Thanksgiving as we know it was deliberately invented in the nineteenth century.
When you think of the history of Thanksgiving, you’d be hard-pressed not to picture funny Pilgrim hats and stereotyped Native Americans. These days, most of us know that the sanitized story we learned in grade school bears little resemblance to the real history of the Plymouth colony. But it might still come as a surprise to hear that, as Anne Blue Wills argues in a 2003 article in Church History, Thanksgiving as we know it was deliberately invented in the nineteenth century.
Wills traces the holiday’s traditions, the reunions of dispersed families in their childhood homes and the tables groaning under the weight of turkey and stuffing and pie, to the popular magazines that were beginning to give the nation a more unified culture in the mid-1800s. In particular, she writes that Sarah Hale, the editor of Godey’s Lady’s Book and Magazine “badgered national leaders” to formally recognize the holiday, which Abraham Lincoln did in 1863.
While colonial celebrations of Thanksgiving revolved around religious belief, Hale’s vision of the holiday was, above all, about America’s history and place in the world. The existing patriotic holidays of Washington’s Birthday and the Fourth of July both had a military element. In contrast, Thanksgiving celebrated America’s moral power and the domestic “women’s sphere.”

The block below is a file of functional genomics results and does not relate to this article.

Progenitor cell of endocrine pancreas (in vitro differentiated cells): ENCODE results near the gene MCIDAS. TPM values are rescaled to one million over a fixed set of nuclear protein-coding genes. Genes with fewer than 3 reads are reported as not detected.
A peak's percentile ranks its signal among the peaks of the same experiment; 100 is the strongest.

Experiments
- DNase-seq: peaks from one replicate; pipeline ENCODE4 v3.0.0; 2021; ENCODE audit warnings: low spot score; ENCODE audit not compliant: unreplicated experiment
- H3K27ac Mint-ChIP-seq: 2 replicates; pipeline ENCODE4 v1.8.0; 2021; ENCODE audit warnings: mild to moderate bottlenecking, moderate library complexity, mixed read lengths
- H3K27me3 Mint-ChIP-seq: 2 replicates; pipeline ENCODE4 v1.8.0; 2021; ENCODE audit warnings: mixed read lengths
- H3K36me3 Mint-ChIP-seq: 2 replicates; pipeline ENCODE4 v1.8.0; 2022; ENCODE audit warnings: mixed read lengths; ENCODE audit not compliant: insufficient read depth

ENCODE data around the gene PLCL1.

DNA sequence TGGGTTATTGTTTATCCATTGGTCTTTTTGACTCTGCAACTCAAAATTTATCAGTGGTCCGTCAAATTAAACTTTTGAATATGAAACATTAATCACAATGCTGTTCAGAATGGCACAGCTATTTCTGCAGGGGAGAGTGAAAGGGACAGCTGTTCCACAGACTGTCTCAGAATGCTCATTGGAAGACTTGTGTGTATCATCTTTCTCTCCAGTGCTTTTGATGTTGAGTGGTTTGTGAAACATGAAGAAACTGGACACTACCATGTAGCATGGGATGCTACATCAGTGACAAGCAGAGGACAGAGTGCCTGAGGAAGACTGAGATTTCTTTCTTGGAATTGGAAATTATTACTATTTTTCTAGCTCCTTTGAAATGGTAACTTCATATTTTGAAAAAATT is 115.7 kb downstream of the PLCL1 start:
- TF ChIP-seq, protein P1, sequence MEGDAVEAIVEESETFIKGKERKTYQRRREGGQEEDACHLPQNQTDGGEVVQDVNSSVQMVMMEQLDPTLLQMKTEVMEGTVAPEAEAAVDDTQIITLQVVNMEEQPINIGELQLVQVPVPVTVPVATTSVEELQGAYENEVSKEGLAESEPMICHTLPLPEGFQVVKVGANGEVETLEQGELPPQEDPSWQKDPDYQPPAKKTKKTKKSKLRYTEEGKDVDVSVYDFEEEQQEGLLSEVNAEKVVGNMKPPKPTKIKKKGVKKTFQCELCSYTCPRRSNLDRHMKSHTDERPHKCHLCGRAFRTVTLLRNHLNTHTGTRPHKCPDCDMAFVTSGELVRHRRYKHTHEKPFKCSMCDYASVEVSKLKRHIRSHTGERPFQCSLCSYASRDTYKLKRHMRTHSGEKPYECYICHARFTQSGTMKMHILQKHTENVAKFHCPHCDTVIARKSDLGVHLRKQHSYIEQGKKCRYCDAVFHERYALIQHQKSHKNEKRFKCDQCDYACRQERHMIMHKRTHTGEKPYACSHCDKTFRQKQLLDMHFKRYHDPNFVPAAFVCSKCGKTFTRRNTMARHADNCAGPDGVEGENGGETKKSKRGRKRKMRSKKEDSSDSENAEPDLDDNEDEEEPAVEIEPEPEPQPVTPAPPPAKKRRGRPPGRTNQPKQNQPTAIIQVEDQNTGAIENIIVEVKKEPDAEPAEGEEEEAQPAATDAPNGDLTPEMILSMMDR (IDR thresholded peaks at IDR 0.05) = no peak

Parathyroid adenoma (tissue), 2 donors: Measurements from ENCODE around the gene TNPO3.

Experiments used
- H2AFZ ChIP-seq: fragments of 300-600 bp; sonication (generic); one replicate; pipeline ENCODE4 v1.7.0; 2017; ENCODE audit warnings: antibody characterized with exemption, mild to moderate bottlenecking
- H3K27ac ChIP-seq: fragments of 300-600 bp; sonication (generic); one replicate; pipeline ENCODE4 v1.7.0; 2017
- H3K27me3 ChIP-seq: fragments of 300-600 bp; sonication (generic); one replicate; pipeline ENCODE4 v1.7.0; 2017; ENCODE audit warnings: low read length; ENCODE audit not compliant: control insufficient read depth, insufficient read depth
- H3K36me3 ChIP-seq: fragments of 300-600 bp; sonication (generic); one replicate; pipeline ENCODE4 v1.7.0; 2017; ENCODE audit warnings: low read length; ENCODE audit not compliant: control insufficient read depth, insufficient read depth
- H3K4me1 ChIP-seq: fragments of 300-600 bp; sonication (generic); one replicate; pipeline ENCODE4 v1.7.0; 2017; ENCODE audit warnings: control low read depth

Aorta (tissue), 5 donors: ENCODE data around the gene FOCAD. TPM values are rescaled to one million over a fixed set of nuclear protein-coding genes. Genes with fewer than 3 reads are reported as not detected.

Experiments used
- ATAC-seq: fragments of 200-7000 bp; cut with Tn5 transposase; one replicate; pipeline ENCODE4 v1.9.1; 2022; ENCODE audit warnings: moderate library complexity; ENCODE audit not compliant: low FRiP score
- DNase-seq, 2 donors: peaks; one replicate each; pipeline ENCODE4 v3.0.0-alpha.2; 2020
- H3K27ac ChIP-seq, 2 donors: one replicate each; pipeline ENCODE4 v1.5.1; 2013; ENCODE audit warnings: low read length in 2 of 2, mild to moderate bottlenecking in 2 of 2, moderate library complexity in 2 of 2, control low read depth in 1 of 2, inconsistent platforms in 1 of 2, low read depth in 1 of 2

“The Godey’s editor meant, therefore, for the American homemaker to manage Thanksgiving,” Wills writes. “Women’s leadership on this most American of days was essential—practically and ideologically—and Godey’s and other women’s magazines taught their readers how to prepare the feast and summon the far-flung family together to eat it.”
Another major theme of the holiday, as presented in the magazines, was the celebration of white, Protestant culture in the face of perceived threats from Jewish and Roman Catholic immigrants and freed blacks. In some magazine stories, Thanksgiving brought these “outsiders” into the dominant culture, helping them develop an appreciation for the nation’s rural, old-fashioned, humble values.
As America became more mobile and began to transform from an agricultural economy to an industrial one, Gody’s and other magazines called far-flung family members to use the developing railway system to head back home for the holiday. And as urban centers grew, Thanksgiving became a celebration of the rural life that was losing its centrality to the nation.
“In fact, the Thanksgiving way of life became, for many, a more urgent need—a brake to keep the alloyed good of ‘progress’ from spinning out of control,” Wills writes. “As this festival united U.S. citizens, set them apart from the rest of the world and fit them for a certain way of life, it also knit itself into their memories and tempered their behavior. Thanksgiving encouraged submission, not to a sovereign providence, but to the project of the nation.”